I told the staff we would schedule him for another dressing change first thing in the morning at the Bloc under a general anesthetic. There I could do a more vigorous cleaning and a lengthier, more methodical exam to decide whether we could save his hand or not. I was almost certain he would need an amputation given the extent of skin and soft tissue loss, and the exposed bone and tendon, but as the gangrene was more dry than wet and was not spreading rapidly, I had the luxury of trying to come up with a creative solution overnight.
The exam in the OR the next morning confirmed that the injury was as bad, if not worse, than my initial impression. With the injuries to his tendons he would never have a functional hand even if I managed to save his thumb and first two fingers. I considered whether there was enough healthy skin over the hand and wrist that we could simply remove his hand at the wrist and cover the bone but after closer exam it was clear; he would need to have an amputation below the wrist. I suspect that if he had this injury in the US, where he would have access to hand surgeons with expertise in tendon transfers and microvascular soft tissue free flaps, he would still end up with the same amputation he would receive in Paoua. We redressed the wound, sent him to the recovery room and I went about the rest of our day in the operating room.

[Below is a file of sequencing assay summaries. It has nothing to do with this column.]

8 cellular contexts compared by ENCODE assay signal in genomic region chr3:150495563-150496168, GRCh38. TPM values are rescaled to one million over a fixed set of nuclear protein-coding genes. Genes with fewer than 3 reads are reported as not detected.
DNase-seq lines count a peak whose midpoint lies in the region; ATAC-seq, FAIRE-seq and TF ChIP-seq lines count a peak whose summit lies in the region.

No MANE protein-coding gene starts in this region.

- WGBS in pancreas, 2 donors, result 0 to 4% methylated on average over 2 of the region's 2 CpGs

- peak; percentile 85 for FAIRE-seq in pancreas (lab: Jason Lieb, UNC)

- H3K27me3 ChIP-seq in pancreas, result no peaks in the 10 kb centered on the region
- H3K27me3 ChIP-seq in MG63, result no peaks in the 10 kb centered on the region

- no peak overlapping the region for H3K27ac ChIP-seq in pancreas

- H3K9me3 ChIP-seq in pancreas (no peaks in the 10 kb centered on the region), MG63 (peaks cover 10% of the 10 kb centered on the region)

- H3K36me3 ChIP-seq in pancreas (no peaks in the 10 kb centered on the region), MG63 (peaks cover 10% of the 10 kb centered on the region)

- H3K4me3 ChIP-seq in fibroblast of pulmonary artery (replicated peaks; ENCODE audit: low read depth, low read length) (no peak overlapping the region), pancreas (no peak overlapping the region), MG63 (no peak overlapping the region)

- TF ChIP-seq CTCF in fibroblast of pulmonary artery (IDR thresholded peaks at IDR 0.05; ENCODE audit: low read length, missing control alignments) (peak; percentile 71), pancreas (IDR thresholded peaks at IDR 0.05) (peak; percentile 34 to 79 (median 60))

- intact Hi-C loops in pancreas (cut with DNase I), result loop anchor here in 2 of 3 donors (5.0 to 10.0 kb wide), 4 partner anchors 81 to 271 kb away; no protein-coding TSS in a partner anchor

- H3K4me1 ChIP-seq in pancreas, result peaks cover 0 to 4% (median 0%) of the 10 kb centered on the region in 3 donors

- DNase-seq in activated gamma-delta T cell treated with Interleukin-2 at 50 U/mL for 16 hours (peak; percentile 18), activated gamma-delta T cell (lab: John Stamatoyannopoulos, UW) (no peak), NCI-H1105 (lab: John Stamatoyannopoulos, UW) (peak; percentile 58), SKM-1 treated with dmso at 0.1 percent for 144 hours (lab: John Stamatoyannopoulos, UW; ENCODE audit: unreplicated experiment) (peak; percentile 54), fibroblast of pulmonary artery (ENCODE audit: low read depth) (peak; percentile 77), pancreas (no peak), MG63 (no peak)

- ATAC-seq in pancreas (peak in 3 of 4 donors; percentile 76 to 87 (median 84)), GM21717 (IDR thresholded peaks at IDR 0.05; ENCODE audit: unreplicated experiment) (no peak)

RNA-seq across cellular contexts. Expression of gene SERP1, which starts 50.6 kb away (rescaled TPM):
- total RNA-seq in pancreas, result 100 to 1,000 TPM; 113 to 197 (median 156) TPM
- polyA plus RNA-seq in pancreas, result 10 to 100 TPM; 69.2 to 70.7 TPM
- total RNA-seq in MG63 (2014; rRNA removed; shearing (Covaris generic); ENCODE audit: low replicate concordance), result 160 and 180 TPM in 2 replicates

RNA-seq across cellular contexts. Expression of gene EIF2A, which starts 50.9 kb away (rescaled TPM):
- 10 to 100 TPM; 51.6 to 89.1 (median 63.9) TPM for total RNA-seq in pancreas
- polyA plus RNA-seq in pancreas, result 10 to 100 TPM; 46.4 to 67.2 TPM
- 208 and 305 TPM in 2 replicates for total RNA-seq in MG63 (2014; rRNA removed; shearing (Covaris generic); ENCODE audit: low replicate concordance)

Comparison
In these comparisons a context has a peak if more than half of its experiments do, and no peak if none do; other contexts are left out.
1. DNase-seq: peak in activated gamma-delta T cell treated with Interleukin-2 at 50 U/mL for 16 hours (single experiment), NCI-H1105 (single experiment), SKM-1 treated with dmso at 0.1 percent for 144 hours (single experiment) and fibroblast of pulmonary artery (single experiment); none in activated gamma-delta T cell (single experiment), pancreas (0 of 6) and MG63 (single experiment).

Later in the afternoon when he was awake, with the help of a translator, I told him that we would need to do an amputation the next day. The first step would be what is called a guillotine amputation where I would remove all the unhealthy, infected tissue and divide his forearm bones, the radius and the ulna, fairly close to his wrist. Four or five days later when I was satisfied that there was no remaining infection, I would revise the amputation, cutting off a few more inches of bone and sewing the skin and muscle closed over the stump. If I did the first amputation on Wednesday, I would be able to revise it on Monday and turn him over to the new surgeon on Tuesday, needing no further operations.